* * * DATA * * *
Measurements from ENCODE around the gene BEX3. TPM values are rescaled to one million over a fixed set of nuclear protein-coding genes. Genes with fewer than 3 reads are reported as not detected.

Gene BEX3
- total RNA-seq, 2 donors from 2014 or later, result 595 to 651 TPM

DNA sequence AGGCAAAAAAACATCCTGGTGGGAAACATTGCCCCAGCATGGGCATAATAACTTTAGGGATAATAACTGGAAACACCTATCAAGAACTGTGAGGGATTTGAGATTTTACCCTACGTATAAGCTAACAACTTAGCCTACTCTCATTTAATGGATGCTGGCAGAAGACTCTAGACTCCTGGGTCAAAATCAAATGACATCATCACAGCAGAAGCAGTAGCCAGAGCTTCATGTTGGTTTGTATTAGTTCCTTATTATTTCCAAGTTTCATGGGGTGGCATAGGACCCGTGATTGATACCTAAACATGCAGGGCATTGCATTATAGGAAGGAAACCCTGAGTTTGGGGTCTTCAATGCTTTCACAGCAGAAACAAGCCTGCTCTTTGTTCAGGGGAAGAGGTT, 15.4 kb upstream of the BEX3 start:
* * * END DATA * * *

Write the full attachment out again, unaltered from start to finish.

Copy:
Measurements from ENCODE around the gene BEX3. TPM values are rescaled to one million over a fixed set of nuclear protein-coding genes. Genes with fewer than 3 reads are reported as not detected.

Gene BEX3
- total RNA-seq, 2 donors from 2014 or later, result 595 to 651 TPM

DNA sequence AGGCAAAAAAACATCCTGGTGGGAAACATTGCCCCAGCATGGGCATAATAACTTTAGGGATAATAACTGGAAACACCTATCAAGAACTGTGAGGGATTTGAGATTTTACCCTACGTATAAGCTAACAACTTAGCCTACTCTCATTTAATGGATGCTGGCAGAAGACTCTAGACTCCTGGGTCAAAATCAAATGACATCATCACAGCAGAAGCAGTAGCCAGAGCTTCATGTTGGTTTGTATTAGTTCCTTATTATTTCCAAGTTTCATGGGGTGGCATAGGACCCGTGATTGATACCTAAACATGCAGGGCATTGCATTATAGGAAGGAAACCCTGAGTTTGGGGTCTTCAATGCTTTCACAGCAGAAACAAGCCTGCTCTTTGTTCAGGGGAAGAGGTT, 15.4 kb upstream of the BEX3 start: